Despite the importance of decent sleep, we only get to enjoy a minimal amount of sleep during the Christmas holidays. With the prevalence of parties during Christmas, there is often little time left to enjoy a decent sleep. As expected, this sleep deprivation comes with a load of consequences. For example, it can attack your immune system and negatively affect how your body fights against diseases like the common cold.

But what do we do? Cancel the Christmas parties?

Not necessarily so. You can avoid falling ill due to lack of adequate sleep by ensuring that you get a decent amount of sleep each night and rest up whenever you can get in between your busiest days. When you need to stay up late at night, try to get enough sleep during the early morning hours to compensate for the lack of sleep.


Did you know that some people end up suffering from malnutrition during the Christmas period? But skipping meals, eating at irregular times and eating too much of the wrong foods can easily lead to malnutrition and eventually result in a weakened immune system and high susceptibility to diseases.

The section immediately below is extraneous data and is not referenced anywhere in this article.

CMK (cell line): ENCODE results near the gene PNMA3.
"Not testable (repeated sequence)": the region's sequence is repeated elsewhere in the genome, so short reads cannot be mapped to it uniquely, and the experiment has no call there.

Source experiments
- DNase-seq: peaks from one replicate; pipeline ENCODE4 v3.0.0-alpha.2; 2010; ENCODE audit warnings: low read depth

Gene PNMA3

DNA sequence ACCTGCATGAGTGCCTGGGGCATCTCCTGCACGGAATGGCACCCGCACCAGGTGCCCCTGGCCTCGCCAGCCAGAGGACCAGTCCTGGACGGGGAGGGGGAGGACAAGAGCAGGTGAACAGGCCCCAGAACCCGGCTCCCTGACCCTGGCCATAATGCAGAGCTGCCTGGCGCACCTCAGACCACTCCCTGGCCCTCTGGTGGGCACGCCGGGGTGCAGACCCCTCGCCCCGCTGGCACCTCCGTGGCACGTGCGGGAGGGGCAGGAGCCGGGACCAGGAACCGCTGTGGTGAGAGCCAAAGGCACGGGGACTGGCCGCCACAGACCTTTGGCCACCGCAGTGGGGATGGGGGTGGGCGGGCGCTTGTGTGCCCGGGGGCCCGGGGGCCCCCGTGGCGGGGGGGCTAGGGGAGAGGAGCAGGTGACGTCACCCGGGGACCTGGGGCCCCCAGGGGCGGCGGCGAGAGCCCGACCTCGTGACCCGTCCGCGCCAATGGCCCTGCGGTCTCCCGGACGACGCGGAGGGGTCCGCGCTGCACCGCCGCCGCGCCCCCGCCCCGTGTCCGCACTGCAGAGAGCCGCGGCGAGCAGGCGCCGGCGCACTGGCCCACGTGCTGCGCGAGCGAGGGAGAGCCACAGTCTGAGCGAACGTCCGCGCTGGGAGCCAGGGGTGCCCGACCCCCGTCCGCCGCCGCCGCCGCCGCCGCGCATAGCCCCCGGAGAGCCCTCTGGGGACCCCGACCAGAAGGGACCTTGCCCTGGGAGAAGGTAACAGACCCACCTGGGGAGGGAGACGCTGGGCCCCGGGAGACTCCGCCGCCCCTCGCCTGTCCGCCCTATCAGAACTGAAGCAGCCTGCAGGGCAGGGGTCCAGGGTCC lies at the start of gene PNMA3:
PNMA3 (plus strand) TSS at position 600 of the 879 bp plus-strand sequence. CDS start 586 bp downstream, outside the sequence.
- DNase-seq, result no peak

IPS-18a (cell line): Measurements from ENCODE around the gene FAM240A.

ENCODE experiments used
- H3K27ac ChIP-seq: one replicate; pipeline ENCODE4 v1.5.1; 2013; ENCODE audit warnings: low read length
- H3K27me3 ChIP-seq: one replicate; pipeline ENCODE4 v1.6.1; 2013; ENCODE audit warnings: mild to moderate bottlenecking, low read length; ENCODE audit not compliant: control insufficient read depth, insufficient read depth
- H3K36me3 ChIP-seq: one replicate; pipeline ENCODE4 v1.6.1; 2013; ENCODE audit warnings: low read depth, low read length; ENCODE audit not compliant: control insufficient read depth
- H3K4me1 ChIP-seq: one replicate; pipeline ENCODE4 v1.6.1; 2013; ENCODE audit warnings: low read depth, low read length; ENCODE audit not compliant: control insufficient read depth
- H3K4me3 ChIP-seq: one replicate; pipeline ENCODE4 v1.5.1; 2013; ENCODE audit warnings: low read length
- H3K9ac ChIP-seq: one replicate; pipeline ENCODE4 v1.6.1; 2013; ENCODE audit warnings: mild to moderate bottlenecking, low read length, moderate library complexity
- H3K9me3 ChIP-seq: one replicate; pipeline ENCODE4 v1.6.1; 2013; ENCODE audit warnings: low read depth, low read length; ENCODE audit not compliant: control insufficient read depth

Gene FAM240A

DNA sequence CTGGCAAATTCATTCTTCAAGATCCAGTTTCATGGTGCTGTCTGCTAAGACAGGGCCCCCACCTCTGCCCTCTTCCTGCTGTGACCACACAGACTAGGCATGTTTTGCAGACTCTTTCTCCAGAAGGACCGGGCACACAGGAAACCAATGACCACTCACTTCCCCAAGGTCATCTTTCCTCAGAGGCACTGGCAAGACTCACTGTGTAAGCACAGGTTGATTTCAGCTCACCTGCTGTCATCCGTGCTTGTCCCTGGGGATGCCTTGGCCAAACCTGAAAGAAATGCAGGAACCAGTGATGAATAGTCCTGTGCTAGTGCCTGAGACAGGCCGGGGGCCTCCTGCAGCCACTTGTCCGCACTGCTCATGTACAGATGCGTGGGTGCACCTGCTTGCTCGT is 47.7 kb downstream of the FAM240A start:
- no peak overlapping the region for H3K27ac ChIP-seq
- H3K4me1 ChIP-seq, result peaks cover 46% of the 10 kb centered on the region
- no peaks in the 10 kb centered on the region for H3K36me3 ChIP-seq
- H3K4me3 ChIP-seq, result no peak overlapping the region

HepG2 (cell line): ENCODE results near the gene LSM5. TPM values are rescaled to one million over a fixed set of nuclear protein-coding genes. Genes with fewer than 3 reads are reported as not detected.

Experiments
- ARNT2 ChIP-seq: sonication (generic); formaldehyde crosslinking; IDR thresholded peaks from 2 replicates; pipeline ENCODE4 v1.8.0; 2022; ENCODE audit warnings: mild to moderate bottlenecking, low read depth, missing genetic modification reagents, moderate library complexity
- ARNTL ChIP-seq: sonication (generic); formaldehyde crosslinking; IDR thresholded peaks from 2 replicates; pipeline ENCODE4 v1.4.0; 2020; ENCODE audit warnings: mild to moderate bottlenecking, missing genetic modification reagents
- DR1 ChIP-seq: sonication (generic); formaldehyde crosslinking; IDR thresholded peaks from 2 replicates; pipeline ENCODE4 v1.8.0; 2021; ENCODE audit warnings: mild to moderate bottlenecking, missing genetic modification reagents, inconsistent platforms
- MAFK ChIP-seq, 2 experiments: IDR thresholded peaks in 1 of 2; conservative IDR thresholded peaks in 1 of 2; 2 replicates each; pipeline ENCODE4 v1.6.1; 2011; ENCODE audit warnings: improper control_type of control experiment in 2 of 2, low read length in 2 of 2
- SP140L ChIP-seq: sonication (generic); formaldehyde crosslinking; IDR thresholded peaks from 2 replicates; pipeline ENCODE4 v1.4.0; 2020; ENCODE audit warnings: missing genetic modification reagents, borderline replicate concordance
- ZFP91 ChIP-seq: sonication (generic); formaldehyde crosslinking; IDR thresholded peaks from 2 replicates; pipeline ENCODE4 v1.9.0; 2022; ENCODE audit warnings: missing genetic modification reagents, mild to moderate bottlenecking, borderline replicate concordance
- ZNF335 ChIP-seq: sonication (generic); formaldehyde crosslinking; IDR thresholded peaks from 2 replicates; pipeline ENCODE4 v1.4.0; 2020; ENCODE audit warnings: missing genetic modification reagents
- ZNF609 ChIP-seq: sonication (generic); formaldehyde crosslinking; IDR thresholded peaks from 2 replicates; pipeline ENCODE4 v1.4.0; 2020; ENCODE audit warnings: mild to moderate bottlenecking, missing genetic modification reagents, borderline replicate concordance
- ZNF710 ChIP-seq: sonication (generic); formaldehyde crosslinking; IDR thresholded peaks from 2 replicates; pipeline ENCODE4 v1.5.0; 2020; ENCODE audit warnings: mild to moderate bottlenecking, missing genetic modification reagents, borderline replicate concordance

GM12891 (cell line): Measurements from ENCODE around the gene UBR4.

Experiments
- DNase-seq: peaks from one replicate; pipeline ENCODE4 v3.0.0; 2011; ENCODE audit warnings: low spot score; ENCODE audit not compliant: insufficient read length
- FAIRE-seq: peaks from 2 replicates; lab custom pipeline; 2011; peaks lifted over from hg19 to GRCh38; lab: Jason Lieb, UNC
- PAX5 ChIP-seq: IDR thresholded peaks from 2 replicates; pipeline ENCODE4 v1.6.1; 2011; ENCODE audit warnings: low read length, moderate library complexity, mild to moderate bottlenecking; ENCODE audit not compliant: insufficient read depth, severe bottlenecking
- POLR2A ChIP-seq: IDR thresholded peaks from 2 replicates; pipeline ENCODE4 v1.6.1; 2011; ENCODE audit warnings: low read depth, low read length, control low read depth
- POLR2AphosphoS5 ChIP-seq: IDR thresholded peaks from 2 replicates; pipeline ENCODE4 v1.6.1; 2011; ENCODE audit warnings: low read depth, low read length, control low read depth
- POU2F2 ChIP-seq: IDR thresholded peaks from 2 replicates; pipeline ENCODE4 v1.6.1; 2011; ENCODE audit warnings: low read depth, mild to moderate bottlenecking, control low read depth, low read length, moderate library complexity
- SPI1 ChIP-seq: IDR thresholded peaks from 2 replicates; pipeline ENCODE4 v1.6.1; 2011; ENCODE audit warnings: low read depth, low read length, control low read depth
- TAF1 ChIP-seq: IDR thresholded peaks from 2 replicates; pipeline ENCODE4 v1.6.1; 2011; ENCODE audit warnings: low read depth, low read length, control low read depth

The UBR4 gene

To avoid this, ensure you deliberately fill your diet with fruits and vegetables that offer a generous supply of essential vitamins and minerals. Doing so would strengthen your immune system and reduce the occurrence of festive period illnesses to the minimum.


It is a well-established fact that diseases come as a result of exposure to certain bacteria. These bacteria thrive well in a dirty environment. Therefore, the onus is on everyone to ensure the maintenance of proper hygiene to curb the spread of disease during the Christmas season.

The sure bet is to adhere to simple hygiene precautions, such as washing hands regularly, covering your nose and mouth with a tissue when you cough or sneeze, proper use of disinfectants, and so much more.


The festive period is a time to loosen our belts a little and treat ourselves to some luxuries without feeling bad about it. But wouldn’t it also be nice to get to the New Year and not feel the need to endure a month of abstinence?


It’s very easy to write off the entire Christmas period as a time to overindulge and to free yourself of restrictions when it comes to diet. The problem for most of us is that this comes hand in hand with feelings of guilt come January. Rather than taking this all-or-nothing approach, Try to treat every day as a separate entity. If you’ve had a blow-out the night before, don’t feel that the next day (or week) is “ruined” and needs to go down the same track. Don’t be tempted to skip meals, but instead focus on eating as well as you can (lots of fruit & vegetables, good-quality protein, healthy fats, and plenty of water) in between all the partying!